An award was also handed out in a special category for trophies hunted with bow and arrow—a practice that is strongly criticised. Studies show that its use may result in a 50% wounding rate (animals injured, but not killed), suggesting that this method is far from being a clean kill and inflicts tremendous suffering to the target animal1. There was also one special award “Premio Nikon” sponsored and owned by camera and lens manufacturer Nikon, to the overall best trophy, a blue sheep (Pseudois nayaur), of which Spain is the biggest importer in the EU.

Dr. Joanna Swabe, senior director of public affairs for Humane Society International/Europe, said: “It is shocking to see that Cinegética is giving a promotional platform to the trophy hunting industry and dedicating large parts of the fair to the senseless slaughter of endangered wildlife. Immediate action must be taken to halt the promotion of trophy hunting at this fair”.

The vast majority (89%) of Spanish citizens clearly oppose the trophy hunting of internationally protected species. Overall, 84% support legislative change to ban the import of hunting trophies from threatened and endangered species to Spain.


  • Spain is the second largest importer, after Germany, of hunting trophies from mammal species listed under CITES. Between 2014 and 2020, Spain imported at least 3,208 hunting trophies from 56 different CITES-listed mammal species. The top five imported species were Hartmann’s mountain zebra (267), chacma baboon (256), lion (255), African elephant (220) and Siberian ibex (197). Spain also imported species that are classified as extinct in the wild by the IUCN, like Scimitar oryx and Arabian oryx. Furthermore, eight polar bears, one black rhinoceros, which is classified as Critically Endangered, and one tiger were imported as trophies from hunts. The numbers of imported species to Spain show that there is a steady increase during this time span of more than 50%, from 367 imported trophies in 2014 to 552 in 2020.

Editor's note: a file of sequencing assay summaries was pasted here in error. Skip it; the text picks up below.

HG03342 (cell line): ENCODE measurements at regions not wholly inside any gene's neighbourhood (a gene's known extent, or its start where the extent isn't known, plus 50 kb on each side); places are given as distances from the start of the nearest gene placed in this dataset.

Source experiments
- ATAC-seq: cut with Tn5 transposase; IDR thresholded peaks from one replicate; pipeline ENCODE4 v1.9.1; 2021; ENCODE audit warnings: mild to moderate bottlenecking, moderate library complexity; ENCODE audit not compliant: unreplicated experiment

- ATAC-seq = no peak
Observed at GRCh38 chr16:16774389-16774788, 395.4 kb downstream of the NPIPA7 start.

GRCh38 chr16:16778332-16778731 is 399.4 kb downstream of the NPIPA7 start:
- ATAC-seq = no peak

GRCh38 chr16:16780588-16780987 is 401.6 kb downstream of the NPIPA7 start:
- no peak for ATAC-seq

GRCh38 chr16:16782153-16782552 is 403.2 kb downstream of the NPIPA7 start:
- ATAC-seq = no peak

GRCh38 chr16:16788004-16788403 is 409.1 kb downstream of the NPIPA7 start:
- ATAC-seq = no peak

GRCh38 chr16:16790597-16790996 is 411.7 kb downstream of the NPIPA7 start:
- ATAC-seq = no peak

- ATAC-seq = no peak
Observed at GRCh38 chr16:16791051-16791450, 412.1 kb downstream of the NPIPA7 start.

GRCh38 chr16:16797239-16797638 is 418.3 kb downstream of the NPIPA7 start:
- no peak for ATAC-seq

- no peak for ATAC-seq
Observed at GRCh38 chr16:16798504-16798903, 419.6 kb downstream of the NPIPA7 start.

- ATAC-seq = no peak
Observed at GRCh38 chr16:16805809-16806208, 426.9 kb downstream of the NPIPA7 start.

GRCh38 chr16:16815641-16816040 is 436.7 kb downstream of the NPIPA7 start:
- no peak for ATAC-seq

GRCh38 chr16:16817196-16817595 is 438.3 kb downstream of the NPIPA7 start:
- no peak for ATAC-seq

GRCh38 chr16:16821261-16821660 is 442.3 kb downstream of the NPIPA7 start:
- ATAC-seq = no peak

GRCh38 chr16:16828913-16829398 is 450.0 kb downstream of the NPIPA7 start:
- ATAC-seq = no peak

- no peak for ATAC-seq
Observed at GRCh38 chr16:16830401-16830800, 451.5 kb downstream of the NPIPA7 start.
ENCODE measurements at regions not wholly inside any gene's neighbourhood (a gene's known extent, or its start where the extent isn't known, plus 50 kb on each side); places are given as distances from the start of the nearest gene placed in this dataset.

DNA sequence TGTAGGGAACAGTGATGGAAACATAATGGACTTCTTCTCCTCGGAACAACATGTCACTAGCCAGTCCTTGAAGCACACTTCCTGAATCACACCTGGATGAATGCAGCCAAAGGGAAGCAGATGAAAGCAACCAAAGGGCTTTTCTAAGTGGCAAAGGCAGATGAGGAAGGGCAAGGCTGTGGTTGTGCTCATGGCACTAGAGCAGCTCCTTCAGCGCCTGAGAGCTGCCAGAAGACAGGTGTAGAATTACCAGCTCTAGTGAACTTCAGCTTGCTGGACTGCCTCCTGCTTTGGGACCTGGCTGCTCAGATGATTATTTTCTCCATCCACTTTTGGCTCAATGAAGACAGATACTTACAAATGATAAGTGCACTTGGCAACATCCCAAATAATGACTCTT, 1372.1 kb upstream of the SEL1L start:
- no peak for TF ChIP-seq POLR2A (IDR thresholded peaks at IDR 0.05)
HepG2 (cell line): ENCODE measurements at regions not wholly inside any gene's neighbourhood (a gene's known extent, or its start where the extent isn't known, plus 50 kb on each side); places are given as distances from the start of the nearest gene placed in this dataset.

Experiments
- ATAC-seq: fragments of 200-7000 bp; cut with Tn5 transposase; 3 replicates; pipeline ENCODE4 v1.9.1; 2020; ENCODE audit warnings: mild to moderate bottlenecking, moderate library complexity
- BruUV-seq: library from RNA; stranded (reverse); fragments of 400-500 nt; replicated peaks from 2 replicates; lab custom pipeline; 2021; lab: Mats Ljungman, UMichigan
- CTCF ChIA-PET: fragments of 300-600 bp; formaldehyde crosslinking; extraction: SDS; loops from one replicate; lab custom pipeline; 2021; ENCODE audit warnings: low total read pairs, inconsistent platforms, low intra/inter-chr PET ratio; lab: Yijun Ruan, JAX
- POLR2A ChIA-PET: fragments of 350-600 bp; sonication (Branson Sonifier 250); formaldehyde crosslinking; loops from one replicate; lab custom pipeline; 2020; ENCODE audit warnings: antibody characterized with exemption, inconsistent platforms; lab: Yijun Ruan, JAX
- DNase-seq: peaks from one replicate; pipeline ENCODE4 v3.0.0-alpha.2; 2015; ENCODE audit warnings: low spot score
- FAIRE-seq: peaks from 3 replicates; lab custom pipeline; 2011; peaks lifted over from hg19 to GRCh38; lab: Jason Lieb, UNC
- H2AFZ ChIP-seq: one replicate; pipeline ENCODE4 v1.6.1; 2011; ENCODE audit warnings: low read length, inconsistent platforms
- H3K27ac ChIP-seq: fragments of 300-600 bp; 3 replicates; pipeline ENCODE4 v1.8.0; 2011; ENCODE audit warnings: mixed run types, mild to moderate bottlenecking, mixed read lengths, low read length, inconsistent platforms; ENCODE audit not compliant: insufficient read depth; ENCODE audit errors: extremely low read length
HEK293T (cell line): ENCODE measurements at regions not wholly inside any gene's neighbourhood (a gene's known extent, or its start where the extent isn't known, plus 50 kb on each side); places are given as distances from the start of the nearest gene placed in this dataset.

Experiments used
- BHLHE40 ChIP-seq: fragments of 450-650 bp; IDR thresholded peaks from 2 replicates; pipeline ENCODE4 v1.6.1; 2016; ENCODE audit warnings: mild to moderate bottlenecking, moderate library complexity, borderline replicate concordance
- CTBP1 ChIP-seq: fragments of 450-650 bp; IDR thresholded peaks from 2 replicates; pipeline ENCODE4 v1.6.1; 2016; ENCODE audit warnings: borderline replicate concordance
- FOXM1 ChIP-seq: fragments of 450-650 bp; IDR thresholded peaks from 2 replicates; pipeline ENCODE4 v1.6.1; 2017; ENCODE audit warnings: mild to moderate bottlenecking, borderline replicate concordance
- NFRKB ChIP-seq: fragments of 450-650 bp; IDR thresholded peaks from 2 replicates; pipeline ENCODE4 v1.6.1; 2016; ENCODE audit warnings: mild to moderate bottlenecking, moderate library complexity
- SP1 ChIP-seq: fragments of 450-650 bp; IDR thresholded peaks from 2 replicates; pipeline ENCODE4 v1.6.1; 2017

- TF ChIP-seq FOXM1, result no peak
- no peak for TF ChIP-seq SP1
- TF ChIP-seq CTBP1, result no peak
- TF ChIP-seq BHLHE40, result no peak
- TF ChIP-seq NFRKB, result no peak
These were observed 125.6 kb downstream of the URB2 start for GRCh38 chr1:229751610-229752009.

• Other European countries, such as the Netherlands, Belgium, France and the UK, have banned or are in the process of banning the imports of hunting trophies of endangered and threatened species.
  • In Spain, the Parliamentary Association for the Defense of Animal Rights held an event last year for International Wildlife Day where international experts explained the risks and dangers that trophy hunting has for endangered and threatened species. At the event, the Associations’ MP presented a Parliamentary initiative calling for a ban on hunting trophy imports of species listed in Annex A and seven species from Annex B (polar bear, African elephant, African lion, argali, hippopotamus, white rhino and the giraffe) of the EU Wildlife Trade Regulations.

Note to editor:

[1] Ditchkoff, S., Welch, E., Lochmiller, R. L., Masters, R. E., Starry, W. R., Dinkines, & Lincoln, R. (1998). Wounding Rates of White-tailed Deer with Traditional Archery Equipment. Proceedings of the Annual Conference of the Southeast Association of Fish and Wildlife Agencies 52, 244–248.


Media contact: Adeline Fischer, senior communications manager for HSI/Europe:; +49 17631063219